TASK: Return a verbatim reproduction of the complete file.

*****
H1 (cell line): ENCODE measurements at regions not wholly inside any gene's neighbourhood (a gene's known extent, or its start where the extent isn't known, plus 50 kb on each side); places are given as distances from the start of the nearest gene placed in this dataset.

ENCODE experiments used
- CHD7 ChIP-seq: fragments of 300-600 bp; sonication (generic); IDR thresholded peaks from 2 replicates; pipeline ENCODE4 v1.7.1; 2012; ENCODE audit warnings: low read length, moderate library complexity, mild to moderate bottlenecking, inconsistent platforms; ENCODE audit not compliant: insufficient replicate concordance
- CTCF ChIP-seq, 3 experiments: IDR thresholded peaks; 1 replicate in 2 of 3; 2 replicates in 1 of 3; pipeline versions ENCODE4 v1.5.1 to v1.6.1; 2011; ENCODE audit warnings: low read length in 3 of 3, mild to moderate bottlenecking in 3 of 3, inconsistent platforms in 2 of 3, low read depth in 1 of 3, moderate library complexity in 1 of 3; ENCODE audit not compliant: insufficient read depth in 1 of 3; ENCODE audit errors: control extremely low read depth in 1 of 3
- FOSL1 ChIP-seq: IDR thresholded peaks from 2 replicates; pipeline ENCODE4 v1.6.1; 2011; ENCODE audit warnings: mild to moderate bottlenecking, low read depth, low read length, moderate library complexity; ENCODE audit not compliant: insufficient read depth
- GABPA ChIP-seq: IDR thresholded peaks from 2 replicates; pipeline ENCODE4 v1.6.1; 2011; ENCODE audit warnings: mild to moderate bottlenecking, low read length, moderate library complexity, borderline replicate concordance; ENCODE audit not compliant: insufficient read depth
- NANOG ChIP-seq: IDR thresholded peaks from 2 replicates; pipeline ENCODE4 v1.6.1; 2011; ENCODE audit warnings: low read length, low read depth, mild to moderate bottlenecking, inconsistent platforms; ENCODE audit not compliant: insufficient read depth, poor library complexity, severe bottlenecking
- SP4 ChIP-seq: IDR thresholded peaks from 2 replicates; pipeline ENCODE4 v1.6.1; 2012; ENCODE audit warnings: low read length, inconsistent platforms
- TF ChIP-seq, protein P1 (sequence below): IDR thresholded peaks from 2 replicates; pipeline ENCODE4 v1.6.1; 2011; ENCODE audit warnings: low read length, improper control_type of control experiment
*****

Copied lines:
H1 (cell line): ENCODE measurements at regions not wholly inside any gene's neighbourhood (a gene's known extent, or its start where the extent isn't known, plus 50 kb on each side); places are given as distances from the start of the nearest gene placed in this dataset.

ENCODE experiments used
- CHD7 ChIP-seq: fragments of 300-600 bp; sonication (generic); IDR thresholded peaks from 2 replicates; pipeline ENCODE4 v1.7.1; 2012; ENCODE audit warnings: low read length, moderate library complexity, mild to moderate bottlenecking, inconsistent platforms; ENCODE audit not compliant: insufficient replicate concordance
- CTCF ChIP-seq, 3 experiments: IDR thresholded peaks; 1 replicate in 2 of 3; 2 replicates in 1 of 3; pipeline versions ENCODE4 v1.5.1 to v1.6.1; 2011; ENCODE audit warnings: low read length in 3 of 3, mild to moderate bottlenecking in 3 of 3, inconsistent platforms in 2 of 3, low read depth in 1 of 3, moderate library complexity in 1 of 3; ENCODE audit not compliant: insufficient read depth in 1 of 3; ENCODE audit errors: control extremely low read depth in 1 of 3
- FOSL1 ChIP-seq: IDR thresholded peaks from 2 replicates; pipeline ENCODE4 v1.6.1; 2011; ENCODE audit warnings: mild to moderate bottlenecking, low read depth, low read length, moderate library complexity; ENCODE audit not compliant: insufficient read depth
- GABPA ChIP-seq: IDR thresholded peaks from 2 replicates; pipeline ENCODE4 v1.6.1; 2011; ENCODE audit warnings: mild to moderate bottlenecking, low read length, moderate library complexity, borderline replicate concordance; ENCODE audit not compliant: insufficient read depth
- NANOG ChIP-seq: IDR thresholded peaks from 2 replicates; pipeline ENCODE4 v1.6.1; 2011; ENCODE audit warnings: low read length, low read depth, mild to moderate bottlenecking, inconsistent platforms; ENCODE audit not compliant: insufficient read depth, poor library complexity, severe bottlenecking
- SP4 ChIP-seq: IDR thresholded peaks from 2 replicates; pipeline ENCODE4 v1.6.1; 2012; ENCODE audit warnings: low read length, inconsistent platforms
- TF ChIP-seq, protein P1 (sequence below): IDR thresholded peaks from 2 replicates; pipeline ENCODE4 v1.6.1; 2011; ENCODE audit warnings: low read length, improper control_type of control experiment